Along its final 195km-long stretch between Koblenz and Trier the Mosel cuts a sinuous and attractive deep gorge, home to some of Germany’s steepest vineyards and best full-bodied wines. The route that follows the banks of the river is known as the Mosel Weinstrasse, or Mosel Wine Road. This links a solid selection of traditional attractions, which include the faultless medieval castle Burg Eltz, Traben-Trarbach with its attractive Jugendstil villas and Bernkastel-Kues, the Weinstrasse’s most colourful town.Read More
The twin town of BERNKASTEL-KUES nestles by a serpentine bend in the Mosel, some 8km on foot through woods and steep vineyards from Traben-Trarbach, but the terrain is such that the road takes 17km to link the two and the river an even twistier 24km. Against this scenic backdrop, Bernkastel-Kues is a half-timbered gem. Predictably, it’s touristy, but with some of the wonkiest houses you’ll ever see and wall-to-wall with wine taverns to help distort their dimensions even more, it’s a place that shouldn’t be passed up. There’s always a cheerful buzz about town, but things are liveliest on the first September weekend when gallons of the local Bernkastelr Doctor wine are downed with spirited results – even the Marktplatz fountain flows with wine.
The Eifel, the tranquil region immediately northwest of the Mosel valley, is known for sleepy villages, gentle hills and bare heathland, but famous for the incongruous Nürburgring (02691 30 26 30, nuerburgring.de), a racetrack that’s one of motorsport’s most hallowed pieces of tarmac.
Among aficionados, its Nordschleife (north loop), completed in 1927, is widely considered the world’s toughest, most dangerous and most demanding purpose-built racetrack. With 73 curves along its 22.8km length it proved so difficult that over the years it’s claimed dozens of lives, including those of four Formula One drivers. Jackie Stewart dubbed it “The Green Hell”, though he chalked up three wins here, including one of his finest ever in the rain and fog of 1968. Some eight years later Niki Lauda’s near-fatal crash caused race organizers to move things to Mannheim’s Hockenheimring in 1977, though the building of the Südschleife in 1984 brought Formula One back and it now alternates with the Hockenheimring as the venue for the annual German Grand Prix. Other motorsports and novelty events, such as old-timer races, also regularly use the track, but when these aren’t on it’s possible to drive the Nordschleife (generally daily 9am–dusk, but check online first; €22). Despite common misconceptions to the contrary, German road law applies: speed limits exist, though not everywhere, and passing on the right is prohibited. For an inside view of the real deal and speeds of up to 320kmph, book a seat in the BMW Ring-Taxi (March–Nov Mon–Fri 10am–noon; 02691 93 20 20, bmw-motorsport.com/ms_en), who charge €195 for up to three people (including those over 150cm). It’s popular and often booked up months in advance, though last-minute cancellations are not unheard of.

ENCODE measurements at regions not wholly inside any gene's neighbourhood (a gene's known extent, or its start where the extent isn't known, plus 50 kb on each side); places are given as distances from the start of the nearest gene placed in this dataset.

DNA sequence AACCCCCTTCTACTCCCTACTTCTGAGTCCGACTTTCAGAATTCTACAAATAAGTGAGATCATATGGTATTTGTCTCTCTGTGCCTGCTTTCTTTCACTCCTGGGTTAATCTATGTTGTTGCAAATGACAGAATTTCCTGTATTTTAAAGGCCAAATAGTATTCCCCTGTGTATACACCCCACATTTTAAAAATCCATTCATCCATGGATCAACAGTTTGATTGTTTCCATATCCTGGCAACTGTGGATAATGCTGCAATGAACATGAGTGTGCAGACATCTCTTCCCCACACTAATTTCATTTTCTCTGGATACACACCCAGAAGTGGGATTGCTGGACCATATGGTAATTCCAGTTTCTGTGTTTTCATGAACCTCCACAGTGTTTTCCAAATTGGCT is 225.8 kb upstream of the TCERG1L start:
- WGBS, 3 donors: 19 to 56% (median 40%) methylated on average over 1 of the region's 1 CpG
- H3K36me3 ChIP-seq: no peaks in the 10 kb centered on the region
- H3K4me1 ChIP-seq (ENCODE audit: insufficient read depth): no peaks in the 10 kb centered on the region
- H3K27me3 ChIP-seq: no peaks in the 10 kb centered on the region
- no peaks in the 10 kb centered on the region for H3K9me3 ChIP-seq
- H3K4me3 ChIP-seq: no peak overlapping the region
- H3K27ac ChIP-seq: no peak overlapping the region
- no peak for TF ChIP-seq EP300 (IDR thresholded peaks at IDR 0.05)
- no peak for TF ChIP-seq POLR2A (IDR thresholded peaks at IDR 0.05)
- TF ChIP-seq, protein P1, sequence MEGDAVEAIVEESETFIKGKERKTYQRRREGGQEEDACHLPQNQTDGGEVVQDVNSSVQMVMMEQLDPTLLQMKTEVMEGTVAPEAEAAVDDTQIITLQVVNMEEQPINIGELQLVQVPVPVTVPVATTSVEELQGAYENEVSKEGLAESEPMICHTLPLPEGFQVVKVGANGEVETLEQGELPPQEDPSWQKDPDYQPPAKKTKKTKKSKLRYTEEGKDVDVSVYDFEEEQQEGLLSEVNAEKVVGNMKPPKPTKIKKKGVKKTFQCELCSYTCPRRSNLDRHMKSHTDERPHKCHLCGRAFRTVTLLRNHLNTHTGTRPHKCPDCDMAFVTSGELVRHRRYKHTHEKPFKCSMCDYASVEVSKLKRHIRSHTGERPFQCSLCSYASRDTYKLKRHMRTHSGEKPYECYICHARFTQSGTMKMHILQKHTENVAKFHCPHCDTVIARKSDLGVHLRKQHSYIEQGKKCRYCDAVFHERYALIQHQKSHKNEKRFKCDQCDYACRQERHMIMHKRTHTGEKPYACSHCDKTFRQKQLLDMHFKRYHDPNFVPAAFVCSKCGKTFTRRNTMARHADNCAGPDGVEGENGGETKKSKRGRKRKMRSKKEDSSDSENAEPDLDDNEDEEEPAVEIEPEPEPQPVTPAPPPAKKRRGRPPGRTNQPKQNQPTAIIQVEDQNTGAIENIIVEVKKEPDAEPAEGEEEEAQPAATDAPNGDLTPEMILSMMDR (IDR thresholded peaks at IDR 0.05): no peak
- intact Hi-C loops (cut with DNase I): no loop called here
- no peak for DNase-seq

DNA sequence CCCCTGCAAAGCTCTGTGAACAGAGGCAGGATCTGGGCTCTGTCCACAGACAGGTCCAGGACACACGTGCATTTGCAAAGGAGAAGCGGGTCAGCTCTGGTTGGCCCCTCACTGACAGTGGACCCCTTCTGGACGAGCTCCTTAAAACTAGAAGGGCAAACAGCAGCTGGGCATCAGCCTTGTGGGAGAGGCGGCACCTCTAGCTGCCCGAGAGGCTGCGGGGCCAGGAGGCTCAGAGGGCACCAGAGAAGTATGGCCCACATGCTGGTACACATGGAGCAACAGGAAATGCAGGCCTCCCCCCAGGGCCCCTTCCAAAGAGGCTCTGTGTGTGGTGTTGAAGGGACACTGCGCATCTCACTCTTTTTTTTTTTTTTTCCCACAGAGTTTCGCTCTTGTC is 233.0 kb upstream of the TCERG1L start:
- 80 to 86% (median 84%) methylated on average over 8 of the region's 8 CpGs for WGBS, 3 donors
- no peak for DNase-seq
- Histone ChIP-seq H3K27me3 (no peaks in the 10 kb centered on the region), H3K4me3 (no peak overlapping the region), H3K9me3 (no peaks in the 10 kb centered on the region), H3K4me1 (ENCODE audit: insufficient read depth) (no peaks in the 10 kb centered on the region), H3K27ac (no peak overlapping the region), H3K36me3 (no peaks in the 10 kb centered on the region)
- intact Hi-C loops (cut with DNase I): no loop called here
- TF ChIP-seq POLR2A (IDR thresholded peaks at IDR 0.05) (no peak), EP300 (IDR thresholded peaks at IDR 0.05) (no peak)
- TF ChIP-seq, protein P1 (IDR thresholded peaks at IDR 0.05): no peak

Otherwise visit the excellent visitor centre ringwerk (Mon–Fri 10am–5pm, Sat & Sun 10am–6pm; €19.50) with its many white-knuckle high-tech racing simulators, films and exhibits, which will keep kids busy for hours.
The Nürburgring lies 46km west of Koblenz and is tricky to get to using public transport: look online under bahn.de for train and bus connections from your nearest town to “Nürburgring welcome center”. The nearest train station is Mayen; buses also arrive from Adenau.